New Zealand’s benchmark index dipped today as fleet management company Eroad tumbled to a record low.

The S&P/NZX 50 Index fell 90.1 points, or 0.82%, to 10,868.70. Turnover was $185.9 million.

Brad Gordon, a director at Hobson Wealth Partners, said it had been a “drifting” market over the day.

He said the business confidence data from the latest ANZ Business Outlook that was released today didn’t help – but at the same time, with interest rates coming off, it provided a level of support.

ANZ’s data revealed that 62.6% of respondents said they expected economic conditions to worsen over the next 12 months, versus a net 55.6% that were negative in May.

Gordon said the market was also reaching “confession season” given that a smallish reporting season is coming up.

“But there haven't been any confessions yet which is positive given how tough the environment is,” he said.

One of the index’s most heavily sold stocks in recent months – fleet management company Eroad – was down again today. The stock fell 3.4% to $1.42, bringing the company’s share price decline over the past year to 77%.

This is the lowest the share price has fallen since October 2016 when the stock was $1.45 per share.

Gordon said Eroad was an example of when key talent within a company was lost, the company itself could lose its way.

He said there was “potentially an overhang” from previous chief executive Steven Newman’s sudden exit from the company in April.

“Until they get some results and traction, the market is probably just going to stand back and see,” he said. 

“It's probably just more about surprise.”

CMC analyst Tina Teng said the S&P/NZX 50 fell 0.23% in the first half hour of trading this morning.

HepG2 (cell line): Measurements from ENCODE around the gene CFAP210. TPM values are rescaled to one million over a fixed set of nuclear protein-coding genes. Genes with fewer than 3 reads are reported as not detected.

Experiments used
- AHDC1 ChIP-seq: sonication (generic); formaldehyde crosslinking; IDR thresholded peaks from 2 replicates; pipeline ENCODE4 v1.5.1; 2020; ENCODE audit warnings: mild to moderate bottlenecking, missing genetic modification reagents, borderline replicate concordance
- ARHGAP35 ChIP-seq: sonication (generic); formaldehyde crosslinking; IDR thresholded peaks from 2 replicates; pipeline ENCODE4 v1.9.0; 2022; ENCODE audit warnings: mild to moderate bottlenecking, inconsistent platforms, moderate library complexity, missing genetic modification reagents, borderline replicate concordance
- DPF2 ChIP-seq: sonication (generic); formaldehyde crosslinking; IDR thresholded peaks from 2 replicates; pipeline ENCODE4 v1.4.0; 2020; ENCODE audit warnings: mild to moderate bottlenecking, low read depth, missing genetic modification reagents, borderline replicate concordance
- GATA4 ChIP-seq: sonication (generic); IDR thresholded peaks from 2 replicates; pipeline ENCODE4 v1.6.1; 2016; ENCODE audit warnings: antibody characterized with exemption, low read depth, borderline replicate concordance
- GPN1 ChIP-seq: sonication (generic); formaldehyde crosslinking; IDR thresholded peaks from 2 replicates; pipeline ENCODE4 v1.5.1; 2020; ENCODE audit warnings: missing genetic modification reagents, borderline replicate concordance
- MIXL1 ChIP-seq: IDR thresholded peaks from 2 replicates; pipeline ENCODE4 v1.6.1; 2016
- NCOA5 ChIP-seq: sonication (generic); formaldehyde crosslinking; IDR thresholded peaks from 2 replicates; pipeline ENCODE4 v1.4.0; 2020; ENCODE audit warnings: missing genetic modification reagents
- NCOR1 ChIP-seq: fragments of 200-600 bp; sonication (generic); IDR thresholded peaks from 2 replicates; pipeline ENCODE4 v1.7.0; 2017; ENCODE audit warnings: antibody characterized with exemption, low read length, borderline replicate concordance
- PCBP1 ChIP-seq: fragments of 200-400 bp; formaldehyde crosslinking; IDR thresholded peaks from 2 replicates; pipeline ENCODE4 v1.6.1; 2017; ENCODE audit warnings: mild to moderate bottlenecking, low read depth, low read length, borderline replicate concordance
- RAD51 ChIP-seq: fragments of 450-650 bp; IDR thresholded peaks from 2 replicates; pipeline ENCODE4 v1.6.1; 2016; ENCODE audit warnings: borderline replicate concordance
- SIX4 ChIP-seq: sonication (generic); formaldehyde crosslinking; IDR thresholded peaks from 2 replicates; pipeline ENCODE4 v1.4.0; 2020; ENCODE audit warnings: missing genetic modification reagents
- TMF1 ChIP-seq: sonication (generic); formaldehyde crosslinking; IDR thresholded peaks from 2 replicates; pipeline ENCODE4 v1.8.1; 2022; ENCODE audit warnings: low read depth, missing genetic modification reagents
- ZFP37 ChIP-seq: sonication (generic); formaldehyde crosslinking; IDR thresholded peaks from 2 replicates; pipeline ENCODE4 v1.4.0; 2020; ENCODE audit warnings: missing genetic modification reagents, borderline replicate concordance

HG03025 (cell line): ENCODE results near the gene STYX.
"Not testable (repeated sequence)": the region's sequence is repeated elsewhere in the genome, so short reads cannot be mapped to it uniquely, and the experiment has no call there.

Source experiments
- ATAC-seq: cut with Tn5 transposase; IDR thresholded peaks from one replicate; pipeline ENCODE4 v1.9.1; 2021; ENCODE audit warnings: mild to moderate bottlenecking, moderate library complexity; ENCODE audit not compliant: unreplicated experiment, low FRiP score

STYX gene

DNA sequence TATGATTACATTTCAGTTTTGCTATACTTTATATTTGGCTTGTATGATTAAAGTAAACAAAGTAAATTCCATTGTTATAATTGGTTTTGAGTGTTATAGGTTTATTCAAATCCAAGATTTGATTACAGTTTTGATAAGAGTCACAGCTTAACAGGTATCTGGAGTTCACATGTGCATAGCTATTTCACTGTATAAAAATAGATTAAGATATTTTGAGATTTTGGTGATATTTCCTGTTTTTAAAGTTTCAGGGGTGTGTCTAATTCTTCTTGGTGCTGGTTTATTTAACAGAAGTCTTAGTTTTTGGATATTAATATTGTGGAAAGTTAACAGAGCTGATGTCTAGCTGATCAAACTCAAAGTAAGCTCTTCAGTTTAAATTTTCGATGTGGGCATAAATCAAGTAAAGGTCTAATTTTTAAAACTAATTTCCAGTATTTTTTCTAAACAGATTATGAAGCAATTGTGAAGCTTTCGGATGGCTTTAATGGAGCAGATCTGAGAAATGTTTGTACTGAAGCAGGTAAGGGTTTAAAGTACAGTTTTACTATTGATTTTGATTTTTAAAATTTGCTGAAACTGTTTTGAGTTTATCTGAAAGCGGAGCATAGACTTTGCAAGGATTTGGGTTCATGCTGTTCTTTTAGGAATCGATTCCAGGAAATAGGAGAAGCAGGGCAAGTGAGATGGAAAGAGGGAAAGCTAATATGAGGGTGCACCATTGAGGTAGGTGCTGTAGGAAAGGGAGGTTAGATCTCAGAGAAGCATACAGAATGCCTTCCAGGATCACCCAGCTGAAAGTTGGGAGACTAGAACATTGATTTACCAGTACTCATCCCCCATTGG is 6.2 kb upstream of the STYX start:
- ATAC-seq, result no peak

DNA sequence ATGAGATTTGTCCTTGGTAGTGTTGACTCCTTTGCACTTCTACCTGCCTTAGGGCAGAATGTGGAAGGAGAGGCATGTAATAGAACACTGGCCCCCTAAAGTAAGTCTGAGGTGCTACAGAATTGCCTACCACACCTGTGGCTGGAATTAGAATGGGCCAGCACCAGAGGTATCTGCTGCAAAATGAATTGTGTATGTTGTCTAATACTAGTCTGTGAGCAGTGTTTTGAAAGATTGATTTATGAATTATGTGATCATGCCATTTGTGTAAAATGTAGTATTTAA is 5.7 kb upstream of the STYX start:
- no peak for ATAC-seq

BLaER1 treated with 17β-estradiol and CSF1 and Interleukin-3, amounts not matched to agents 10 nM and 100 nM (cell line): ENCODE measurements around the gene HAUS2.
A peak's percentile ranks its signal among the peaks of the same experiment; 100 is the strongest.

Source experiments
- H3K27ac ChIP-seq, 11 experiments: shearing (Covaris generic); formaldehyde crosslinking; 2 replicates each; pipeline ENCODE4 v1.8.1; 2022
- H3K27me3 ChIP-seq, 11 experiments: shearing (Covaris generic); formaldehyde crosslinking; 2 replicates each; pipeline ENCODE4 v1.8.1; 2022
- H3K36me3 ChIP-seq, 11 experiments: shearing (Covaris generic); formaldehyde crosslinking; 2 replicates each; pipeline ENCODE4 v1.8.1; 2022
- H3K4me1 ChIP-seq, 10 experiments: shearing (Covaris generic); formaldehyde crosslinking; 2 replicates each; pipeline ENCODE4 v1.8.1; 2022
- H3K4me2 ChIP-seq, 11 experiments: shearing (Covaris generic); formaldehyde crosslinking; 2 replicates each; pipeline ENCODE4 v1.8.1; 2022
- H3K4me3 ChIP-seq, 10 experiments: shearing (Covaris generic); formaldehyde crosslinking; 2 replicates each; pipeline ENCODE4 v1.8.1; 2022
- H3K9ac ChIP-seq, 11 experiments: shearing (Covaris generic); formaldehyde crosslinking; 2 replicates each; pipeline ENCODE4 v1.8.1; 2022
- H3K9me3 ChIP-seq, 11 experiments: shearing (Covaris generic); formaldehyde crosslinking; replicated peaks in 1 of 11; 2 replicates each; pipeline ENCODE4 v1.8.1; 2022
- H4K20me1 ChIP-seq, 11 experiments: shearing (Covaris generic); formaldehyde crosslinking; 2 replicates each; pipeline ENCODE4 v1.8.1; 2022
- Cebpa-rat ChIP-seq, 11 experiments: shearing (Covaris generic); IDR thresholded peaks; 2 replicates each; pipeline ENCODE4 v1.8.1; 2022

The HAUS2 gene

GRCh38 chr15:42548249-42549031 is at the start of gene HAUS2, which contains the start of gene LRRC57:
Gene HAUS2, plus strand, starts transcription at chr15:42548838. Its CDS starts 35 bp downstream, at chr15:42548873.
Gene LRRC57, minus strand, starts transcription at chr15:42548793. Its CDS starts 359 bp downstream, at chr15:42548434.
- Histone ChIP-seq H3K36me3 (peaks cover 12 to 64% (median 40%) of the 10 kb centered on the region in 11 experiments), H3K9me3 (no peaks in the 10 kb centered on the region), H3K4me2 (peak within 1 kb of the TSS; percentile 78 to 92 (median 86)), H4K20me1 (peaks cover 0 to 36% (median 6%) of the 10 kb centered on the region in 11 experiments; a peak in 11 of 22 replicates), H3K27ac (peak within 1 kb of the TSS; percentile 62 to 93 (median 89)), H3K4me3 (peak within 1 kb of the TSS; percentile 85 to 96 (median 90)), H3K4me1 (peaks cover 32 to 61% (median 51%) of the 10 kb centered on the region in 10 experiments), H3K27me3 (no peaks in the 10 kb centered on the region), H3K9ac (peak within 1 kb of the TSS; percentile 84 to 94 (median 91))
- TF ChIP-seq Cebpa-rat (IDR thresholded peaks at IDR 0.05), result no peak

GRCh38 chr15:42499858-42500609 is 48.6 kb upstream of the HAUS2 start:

Auckland International Airport, electric utility company Vector, and Fisher & Paykel Healthcare had led the loss while Air New Zealand, Skellerup Holdings and Pushpay had been among the biggest gainers at the market’s opening.

By the end of the day, Vector shares were still down 1.2% to $4.17, Fisher & Paykel Healthcare was up 0.5% to $19.98 and Auckland International Airport fell 2.7% to $7.18.

Church management software company Pushpay also dropped 1.6% to $1.27, manufacturer Skellerup Holdings 1.5% to $5.29 and Air NZ up 0.9% to 57 cents.

Latest NZX data (market currently closed)

Wed, 10 Aug 2022 05:00 pm
S&P/NZX 50 INDEX
11,752.09
-1.39 (-0.01%)
$ VALUE TRADED
102,773,408.57
VOLUME TRADED
24,007,698.00
GAINERS
74
DECLINERS
62
TOP GAINERS (valued at above 10c)
Move Logistics $0.080 6.72 %
Third Age Health $0.150 6.38 %
My Food Bag $0.040 5.13 %
Greenfern Industries Ltd $0.006 3.68 %
NZX $0.040 3.31 %
TOP DECLINERS (valued at above 10c)
Chatham Rock Phosphate $-0.030 -8.57 %
a2 Milk Company $-0.420 -7.46 %
Cannasouth $-0.020 -4.88 %
Smartpay Holdings Limtied $-0.035 -4.67 %
Millennium & Copthorne Hotels New Zealand $-0.100 -4.37 %

New Zealand King Salmon shares were flat at 19.5 cents per share after the company rejected media “speculation” this morning that it was seeking buyers.

The salmon buyer told the NZX that it wasn’t in talks with any potential suitors and hadn’t been approached by anyone with an offer.

Gordon said the news swirling around King Salmon’s possible sale was “interesting” and could be feasible because The Australian newspaper seemed to have some detail.

He said it was possible that major shareholders were looking for an exit, but it was “obviously at early stages and a work in progress”.

Chatham Rock Phosphate zoomed up to the top of the index by the end of the day, up 15.6% to 37 cents.

Medicinal cannabis company Greenfern Industries also had a good day and was up 11.1% to 16 cents but Cannasouth – the first medicinal cannabis company to list on the NZX – was down 2.6% to 37 cents.

Personal lender Harmony had the biggest fall on the index today, dropping 8.9% to 82 cents.

The NZ dollar was trading at 62.13 US cents at 3pm in Wellington, down from 62.51 cents yesterday.

Teng said the Kiwi dollar’s fall against the US dollar followed US negative GDP data and central banks’ “determination” to rein in inflation by aggressive rate hikes sparking renewed recession fears – along with recent weakened commodity prices.